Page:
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Rampant Fraud Complicates Medicare Cures

October 08, 1995|ELIZABETH SHOGREN | TIMES STAFF WRITER

WASHINGTON — A nursing home operator in Northern California bilks Medicare out of nearly $4 million, and might have gotten away with it if he hadn't submitted forged invoices from bogus firms listing their addresses as New Hamshire--without a "p"--and Lubbock, Miss.

Senior citizens in southern Florida are duped into giving their Social Security numbers to door-to-door solicitors who say the seniors are eligible for free milk; the conspirators use the numbers to defraud Medicare out of $14 million.

A home health care service with operations in 22 states bills Medicare for $85,000; investigators later learn the money was used to send gourmet popcorn to doctors in order to encourage them to employ the firm's services.

According to the General Accounting Office, schemes like these added 10%--or roughly $17 billion--to the cost of Medicare last year. That's more than the federal government's total bill for providing cash welfare assistance to poor families with children.

As members of Congress wrestle with competing plans for overhauling the massive system that provides health care to the elderly and disabled, they face an uncomfortable reality: Perhaps no other government program is as rife with fraud as Medicare, but the virtual impossibility of rooting it out means that reformers must cut benefits deeper and squeeze providers harder in order to achieve the savings they want.

Republicans and Democrats alike claim that significant savings can be achieved by ridding Medicare of waste, fraud and abuse, and they are competing with each other to prove their prowess as fraud-busters. But nonpartisan government accountants say the proposed reform plans would do little more than scratch the surface of Medi- care fraud.

The Congressional Budget Office, for example, estimates that the House Republican reform blueprint would recover only $2 billion of the more than $120 billion likely to be stolen from Medicare over the next seven years.

Some officials are warning that reform legislation could actually make matters worse. The inspector general of the Department of Health and Human Services contends that the House GOP plan "would cripple the efforts of law enforcement agencies" to control Medicare abuse and prosecute doctors and other medical professionals who take kickbacks by placing an "unsurmountable burden of proof on the government."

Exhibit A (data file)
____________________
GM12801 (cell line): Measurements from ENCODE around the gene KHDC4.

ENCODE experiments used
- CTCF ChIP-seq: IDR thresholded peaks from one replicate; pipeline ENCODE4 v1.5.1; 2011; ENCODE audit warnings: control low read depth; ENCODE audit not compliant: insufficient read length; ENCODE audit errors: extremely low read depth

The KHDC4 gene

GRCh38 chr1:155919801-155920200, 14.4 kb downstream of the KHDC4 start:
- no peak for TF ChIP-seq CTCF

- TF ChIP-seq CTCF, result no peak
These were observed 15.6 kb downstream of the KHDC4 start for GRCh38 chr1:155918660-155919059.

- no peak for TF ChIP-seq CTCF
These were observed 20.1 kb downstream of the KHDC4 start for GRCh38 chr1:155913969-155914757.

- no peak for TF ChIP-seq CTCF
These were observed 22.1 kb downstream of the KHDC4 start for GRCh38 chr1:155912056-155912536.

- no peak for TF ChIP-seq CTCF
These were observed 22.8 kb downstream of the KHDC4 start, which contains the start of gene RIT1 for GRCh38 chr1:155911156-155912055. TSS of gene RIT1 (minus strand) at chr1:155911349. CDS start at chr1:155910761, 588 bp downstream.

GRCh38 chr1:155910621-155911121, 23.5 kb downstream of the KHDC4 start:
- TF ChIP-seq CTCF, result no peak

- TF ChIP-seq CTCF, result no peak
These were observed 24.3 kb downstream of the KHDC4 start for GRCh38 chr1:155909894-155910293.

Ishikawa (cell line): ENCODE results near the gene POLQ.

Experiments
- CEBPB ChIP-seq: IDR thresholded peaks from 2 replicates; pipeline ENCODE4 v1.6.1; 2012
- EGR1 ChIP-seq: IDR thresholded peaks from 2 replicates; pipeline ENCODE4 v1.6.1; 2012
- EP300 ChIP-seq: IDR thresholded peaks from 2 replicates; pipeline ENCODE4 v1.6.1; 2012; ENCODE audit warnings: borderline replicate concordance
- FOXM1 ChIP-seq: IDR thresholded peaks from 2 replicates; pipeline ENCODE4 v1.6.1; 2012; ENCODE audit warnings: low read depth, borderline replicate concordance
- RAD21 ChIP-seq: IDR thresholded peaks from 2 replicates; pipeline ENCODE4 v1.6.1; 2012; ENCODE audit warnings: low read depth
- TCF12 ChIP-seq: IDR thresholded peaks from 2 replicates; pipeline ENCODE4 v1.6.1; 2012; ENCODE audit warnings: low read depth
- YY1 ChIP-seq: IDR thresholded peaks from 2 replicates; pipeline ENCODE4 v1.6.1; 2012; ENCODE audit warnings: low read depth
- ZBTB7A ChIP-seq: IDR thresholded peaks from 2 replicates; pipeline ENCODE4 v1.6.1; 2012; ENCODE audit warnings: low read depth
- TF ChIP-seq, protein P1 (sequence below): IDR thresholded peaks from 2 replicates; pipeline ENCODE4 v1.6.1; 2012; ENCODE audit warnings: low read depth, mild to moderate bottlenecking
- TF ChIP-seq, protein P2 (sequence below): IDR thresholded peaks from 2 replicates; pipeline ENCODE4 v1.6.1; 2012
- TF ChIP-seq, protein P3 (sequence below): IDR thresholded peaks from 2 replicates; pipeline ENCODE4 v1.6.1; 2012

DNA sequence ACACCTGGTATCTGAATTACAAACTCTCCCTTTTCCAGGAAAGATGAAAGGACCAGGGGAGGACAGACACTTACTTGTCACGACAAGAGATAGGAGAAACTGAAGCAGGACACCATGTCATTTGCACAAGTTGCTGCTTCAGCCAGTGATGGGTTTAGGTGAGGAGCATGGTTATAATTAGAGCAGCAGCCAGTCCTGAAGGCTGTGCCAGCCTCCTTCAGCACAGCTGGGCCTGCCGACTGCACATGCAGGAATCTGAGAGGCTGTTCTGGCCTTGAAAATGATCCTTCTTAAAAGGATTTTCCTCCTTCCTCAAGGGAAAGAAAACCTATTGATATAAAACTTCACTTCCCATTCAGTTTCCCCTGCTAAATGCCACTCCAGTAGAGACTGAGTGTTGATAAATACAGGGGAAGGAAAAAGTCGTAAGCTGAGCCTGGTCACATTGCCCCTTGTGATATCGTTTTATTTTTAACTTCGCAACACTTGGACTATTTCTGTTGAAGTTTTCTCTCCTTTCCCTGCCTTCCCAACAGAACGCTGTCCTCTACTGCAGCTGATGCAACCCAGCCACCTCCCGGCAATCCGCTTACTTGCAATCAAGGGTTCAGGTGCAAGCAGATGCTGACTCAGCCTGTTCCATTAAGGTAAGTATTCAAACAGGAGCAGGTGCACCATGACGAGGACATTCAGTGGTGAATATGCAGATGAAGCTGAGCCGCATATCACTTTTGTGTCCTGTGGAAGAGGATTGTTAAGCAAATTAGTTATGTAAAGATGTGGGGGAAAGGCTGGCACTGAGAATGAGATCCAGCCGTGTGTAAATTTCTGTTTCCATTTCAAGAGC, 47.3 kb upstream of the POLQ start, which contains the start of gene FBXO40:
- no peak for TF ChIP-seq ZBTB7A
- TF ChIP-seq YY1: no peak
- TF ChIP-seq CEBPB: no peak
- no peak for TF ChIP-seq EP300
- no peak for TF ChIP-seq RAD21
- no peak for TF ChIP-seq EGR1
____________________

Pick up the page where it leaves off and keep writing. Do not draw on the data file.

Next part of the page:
In fact, one section of the House reform package is titled "limiting the imposition of anti-kickback penalties."

"They know what they're doing," said Gerald Stern, special counsel for health care fraud at the Justice Department. The House plan, he said, would "seriously undermine" multi-agency efforts to investigate and prosecute fraud, which have won the government hundreds of millions of dollars in recent settlements.

Congressional Democrats are using the issue to attack their Republican colleagues. At a congressional hearing last week, Sen. Tom Harkin (D-Iowa) said the GOP plan "could be more appropriately called the Scam Artists Protection Act."

House Republicans argue that their proposals are designed to reduce unnecessary regulation of doctors and would not facilitate fraud. "The Administration is fabricating and inventing reasons why doctors should not be able to have their regulatory burdens reduced," said Ari Fleischer, spokesman for the House Ways and Means Committee, which drafted the measure.

By contrast, the Administration has praised the anti-fraud provisions contained in the rival reform plan drafted by Senate Republicans. "There are some dramatic additional tools [for fighting fraud] in the Senate bill," Stern said in an interview. "For example, it makes health care fraud a crime; it gives subpoena authority to the attorney general on health care cases; it expands anti-kickback statutes."

The Senate measure would permit Justice Department civil fraud attorneys access to grand jury information in health care cases, an authority they already have in cases involving financial institutions. It would earmark $200 million initially--and 10% more each year for seven years--for investigation and prosecution of Medicare fraud.

After being on a legislative back-burner for decades, health care fraud has become a hot issue as medical costs spiral out of control and Congress finds it necessary to harness the rapid growth of Medicare and Medicaid. Many lawmakers now seem convinced that if they hope to sell a skeptical public on the necessity of reduced benefits or higher premiums, they had better do something to seriously attack the problem of fraud at the same time.

Clinton Administration officials have felt the heat.

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